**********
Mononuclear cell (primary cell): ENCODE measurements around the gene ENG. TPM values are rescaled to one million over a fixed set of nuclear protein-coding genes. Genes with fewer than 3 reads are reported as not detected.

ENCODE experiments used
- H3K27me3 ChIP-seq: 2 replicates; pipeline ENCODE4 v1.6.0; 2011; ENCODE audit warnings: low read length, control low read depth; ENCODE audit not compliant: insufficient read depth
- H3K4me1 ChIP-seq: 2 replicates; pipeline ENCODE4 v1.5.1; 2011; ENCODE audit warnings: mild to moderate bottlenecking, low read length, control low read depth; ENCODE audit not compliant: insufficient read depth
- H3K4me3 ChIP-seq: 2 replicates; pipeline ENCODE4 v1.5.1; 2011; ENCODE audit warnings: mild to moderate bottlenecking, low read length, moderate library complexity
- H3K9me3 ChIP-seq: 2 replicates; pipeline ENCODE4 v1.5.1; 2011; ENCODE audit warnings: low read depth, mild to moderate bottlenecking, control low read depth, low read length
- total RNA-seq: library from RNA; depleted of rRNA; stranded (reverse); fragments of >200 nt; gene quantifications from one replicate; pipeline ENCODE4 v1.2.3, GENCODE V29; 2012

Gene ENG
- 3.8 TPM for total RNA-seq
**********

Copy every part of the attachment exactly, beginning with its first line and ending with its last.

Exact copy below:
Mononuclear cell (primary cell): ENCODE measurements around the gene ENG. TPM values are rescaled to one million over a fixed set of nuclear protein-coding genes. Genes with fewer than 3 reads are reported as not detected.

ENCODE experiments used
- H3K27me3 ChIP-seq: 2 replicates; pipeline ENCODE4 v1.6.0; 2011; ENCODE audit warnings: low read length, control low read depth; ENCODE audit not compliant: insufficient read depth
- H3K4me1 ChIP-seq: 2 replicates; pipeline ENCODE4 v1.5.1; 2011; ENCODE audit warnings: mild to moderate bottlenecking, low read length, control low read depth; ENCODE audit not compliant: insufficient read depth
- H3K4me3 ChIP-seq: 2 replicates; pipeline ENCODE4 v1.5.1; 2011; ENCODE audit warnings: mild to moderate bottlenecking, low read length, moderate library complexity
- H3K9me3 ChIP-seq: 2 replicates; pipeline ENCODE4 v1.5.1; 2011; ENCODE audit warnings: low read depth, mild to moderate bottlenecking, control low read depth, low read length
- total RNA-seq: library from RNA; depleted of rRNA; stranded (reverse); fragments of >200 nt; gene quantifications from one replicate; pipeline ENCODE4 v1.2.3, GENCODE V29; 2012

Gene ENG
- 3.8 TPM for total RNA-seq